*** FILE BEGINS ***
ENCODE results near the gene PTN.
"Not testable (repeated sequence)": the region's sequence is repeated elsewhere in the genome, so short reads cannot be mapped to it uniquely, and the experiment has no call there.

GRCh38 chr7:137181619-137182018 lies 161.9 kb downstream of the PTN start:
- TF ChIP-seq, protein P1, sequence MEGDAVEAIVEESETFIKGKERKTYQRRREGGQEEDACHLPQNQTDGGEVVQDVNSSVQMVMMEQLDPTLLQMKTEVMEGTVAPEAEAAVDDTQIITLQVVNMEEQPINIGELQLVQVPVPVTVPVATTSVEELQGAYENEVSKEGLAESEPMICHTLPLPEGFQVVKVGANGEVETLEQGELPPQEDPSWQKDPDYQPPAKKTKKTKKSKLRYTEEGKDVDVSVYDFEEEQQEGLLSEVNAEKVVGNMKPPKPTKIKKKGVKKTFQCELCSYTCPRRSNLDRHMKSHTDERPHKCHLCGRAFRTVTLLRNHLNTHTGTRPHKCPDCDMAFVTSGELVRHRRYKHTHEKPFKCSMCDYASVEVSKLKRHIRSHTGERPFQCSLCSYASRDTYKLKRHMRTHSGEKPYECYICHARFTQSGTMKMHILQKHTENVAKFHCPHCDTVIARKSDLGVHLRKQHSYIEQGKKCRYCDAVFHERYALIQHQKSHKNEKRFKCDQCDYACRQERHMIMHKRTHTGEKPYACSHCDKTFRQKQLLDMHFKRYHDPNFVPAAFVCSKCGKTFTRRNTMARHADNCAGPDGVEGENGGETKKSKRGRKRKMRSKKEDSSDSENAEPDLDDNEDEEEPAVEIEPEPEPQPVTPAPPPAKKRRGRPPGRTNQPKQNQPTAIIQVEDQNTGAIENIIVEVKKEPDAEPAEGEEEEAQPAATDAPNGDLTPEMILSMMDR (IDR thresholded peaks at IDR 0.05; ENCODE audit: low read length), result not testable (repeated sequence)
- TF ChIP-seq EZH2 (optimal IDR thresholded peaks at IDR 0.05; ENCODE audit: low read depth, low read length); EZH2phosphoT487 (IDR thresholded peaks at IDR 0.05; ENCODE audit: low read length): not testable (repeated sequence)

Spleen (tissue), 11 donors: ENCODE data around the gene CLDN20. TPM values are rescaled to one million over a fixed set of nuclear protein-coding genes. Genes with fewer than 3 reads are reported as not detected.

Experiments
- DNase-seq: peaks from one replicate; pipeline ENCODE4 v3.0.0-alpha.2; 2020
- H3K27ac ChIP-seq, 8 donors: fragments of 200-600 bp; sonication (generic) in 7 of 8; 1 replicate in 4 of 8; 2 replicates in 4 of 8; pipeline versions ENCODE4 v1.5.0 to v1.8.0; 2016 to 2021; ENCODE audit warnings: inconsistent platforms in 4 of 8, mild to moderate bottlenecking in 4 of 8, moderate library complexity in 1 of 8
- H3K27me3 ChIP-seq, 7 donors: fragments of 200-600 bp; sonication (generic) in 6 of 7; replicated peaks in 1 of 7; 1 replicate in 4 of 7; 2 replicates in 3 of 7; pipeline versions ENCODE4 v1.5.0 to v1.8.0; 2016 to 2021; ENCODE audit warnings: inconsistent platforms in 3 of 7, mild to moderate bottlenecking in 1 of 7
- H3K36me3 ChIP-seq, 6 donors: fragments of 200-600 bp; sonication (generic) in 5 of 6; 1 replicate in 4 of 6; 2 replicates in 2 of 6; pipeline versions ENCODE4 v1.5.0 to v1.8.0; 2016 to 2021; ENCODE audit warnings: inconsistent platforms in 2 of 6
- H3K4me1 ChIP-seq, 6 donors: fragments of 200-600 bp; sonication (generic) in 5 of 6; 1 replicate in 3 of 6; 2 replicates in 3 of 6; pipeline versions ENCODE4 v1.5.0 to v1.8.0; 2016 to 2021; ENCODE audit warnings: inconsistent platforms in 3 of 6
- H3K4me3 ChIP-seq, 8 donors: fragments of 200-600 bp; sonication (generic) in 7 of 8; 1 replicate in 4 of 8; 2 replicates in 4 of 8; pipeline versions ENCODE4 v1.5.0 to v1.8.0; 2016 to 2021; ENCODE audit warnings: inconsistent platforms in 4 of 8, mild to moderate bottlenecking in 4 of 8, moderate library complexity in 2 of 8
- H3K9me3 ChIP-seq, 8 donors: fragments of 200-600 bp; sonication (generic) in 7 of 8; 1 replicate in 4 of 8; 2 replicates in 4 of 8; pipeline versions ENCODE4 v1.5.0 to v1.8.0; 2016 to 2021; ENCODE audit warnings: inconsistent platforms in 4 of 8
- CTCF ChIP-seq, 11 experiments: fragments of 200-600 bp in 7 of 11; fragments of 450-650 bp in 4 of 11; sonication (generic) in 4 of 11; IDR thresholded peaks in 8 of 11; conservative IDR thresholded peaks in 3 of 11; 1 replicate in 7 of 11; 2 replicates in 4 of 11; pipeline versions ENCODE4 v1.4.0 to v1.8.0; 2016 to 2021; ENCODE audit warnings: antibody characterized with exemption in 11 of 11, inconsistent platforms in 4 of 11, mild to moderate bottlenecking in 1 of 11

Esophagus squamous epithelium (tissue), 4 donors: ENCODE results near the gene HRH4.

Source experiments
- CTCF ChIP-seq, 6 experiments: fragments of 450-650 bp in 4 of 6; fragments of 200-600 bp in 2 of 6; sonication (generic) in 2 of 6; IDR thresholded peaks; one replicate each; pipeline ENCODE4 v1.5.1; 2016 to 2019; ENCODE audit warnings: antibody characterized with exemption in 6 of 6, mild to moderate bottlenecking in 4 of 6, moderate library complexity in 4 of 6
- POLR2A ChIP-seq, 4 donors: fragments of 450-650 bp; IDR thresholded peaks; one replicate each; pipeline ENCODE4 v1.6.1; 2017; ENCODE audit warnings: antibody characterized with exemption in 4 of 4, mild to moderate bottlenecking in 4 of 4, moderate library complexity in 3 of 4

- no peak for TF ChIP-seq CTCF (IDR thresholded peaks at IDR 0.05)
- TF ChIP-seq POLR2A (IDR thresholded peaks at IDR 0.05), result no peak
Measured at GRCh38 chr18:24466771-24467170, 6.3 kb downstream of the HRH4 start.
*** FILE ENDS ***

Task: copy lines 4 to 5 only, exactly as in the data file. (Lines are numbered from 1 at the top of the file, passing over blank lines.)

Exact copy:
- TF ChIP-seq, protein P1, sequence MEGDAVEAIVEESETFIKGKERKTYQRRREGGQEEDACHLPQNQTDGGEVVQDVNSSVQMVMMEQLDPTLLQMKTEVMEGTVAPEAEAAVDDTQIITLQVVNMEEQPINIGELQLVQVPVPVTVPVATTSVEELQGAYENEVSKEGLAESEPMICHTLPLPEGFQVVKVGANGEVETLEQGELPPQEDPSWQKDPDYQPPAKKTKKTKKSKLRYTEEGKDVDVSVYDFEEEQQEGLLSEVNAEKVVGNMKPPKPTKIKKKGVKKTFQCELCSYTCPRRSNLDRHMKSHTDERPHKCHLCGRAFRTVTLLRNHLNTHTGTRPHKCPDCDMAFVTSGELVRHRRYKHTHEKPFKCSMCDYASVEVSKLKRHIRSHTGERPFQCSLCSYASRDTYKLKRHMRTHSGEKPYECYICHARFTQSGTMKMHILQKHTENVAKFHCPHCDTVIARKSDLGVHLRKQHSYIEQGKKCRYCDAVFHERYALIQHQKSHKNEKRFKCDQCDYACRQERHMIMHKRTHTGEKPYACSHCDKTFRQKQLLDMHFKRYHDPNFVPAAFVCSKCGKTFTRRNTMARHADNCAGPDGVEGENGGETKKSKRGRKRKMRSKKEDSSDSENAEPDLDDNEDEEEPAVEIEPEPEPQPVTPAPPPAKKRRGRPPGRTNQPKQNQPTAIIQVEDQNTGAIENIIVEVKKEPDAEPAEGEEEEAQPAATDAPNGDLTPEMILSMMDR (IDR thresholded peaks at IDR 0.05; ENCODE audit: low read length), result not testable (repeated sequence)
- TF ChIP-seq EZH2 (optimal IDR thresholded peaks at IDR 0.05; ENCODE audit: low read depth, low read length); EZH2phosphoT487 (IDR thresholded peaks at IDR 0.05; ENCODE audit: low read length): not testable (repeated sequence)